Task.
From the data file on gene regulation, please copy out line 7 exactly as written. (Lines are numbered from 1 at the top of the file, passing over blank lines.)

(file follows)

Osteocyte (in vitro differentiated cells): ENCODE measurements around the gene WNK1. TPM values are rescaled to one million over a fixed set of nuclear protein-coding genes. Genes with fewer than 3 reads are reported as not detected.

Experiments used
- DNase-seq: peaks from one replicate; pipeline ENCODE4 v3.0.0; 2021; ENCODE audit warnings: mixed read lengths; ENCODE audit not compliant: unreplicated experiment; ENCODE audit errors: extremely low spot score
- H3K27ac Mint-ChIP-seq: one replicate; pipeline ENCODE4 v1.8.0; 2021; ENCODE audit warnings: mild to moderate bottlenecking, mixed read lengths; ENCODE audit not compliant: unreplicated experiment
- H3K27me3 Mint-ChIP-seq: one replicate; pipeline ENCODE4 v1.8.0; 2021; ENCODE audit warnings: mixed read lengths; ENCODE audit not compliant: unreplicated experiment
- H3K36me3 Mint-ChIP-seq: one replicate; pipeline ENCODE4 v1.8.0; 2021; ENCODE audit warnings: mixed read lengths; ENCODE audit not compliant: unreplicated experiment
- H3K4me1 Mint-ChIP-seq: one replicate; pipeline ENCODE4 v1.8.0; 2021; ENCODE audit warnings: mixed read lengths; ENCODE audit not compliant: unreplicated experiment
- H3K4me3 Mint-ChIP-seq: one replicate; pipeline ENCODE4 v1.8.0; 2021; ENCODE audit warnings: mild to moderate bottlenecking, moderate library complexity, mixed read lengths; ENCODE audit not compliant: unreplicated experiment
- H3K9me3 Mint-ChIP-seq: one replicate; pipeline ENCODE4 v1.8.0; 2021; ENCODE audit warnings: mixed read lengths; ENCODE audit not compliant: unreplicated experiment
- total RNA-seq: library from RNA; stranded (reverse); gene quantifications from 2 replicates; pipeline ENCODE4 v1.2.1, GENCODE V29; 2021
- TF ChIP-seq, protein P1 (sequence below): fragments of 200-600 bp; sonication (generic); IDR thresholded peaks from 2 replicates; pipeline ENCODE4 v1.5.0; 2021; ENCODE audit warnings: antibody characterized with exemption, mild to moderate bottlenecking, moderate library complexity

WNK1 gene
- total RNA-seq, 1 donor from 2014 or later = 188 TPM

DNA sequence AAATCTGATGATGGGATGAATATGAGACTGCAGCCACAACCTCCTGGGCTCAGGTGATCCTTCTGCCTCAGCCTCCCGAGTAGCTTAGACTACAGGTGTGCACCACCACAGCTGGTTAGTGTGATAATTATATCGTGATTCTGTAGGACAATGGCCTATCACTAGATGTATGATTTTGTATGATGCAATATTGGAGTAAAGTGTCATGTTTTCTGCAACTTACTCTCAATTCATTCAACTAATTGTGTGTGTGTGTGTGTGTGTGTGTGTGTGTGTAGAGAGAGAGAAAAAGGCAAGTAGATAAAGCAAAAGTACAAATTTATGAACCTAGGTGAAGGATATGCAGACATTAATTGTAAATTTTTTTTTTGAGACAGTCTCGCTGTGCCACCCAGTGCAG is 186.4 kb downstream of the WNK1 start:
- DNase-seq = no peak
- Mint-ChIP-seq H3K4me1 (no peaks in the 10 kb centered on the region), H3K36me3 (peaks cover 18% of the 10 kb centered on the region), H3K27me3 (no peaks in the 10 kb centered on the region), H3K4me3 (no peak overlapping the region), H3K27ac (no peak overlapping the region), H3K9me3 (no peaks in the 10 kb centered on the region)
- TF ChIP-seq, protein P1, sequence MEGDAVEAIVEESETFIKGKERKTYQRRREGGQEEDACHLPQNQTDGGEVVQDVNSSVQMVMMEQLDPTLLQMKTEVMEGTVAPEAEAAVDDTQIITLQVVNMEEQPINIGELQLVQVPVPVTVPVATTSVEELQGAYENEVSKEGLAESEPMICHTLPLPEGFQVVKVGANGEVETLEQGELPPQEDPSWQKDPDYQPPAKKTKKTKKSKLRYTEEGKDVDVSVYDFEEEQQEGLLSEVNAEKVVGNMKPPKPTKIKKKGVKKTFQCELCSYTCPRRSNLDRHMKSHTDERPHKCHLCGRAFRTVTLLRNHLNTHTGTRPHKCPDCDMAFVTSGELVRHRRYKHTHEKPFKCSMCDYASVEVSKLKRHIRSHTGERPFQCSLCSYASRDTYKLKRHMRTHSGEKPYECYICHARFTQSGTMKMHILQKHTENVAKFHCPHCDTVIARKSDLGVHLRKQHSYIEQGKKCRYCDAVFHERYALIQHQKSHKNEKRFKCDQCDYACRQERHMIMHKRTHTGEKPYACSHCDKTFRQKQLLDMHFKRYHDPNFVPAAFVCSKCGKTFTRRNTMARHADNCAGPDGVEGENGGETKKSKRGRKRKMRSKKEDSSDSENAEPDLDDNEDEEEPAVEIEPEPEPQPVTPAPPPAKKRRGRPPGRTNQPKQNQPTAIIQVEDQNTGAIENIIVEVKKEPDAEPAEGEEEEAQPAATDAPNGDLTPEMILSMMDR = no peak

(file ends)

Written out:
- H3K4me1 Mint-ChIP-seq: one replicate; pipeline ENCODE4 v1.8.0; 2021; ENCODE audit warnings: mixed read lengths; ENCODE audit not compliant: unreplicated experiment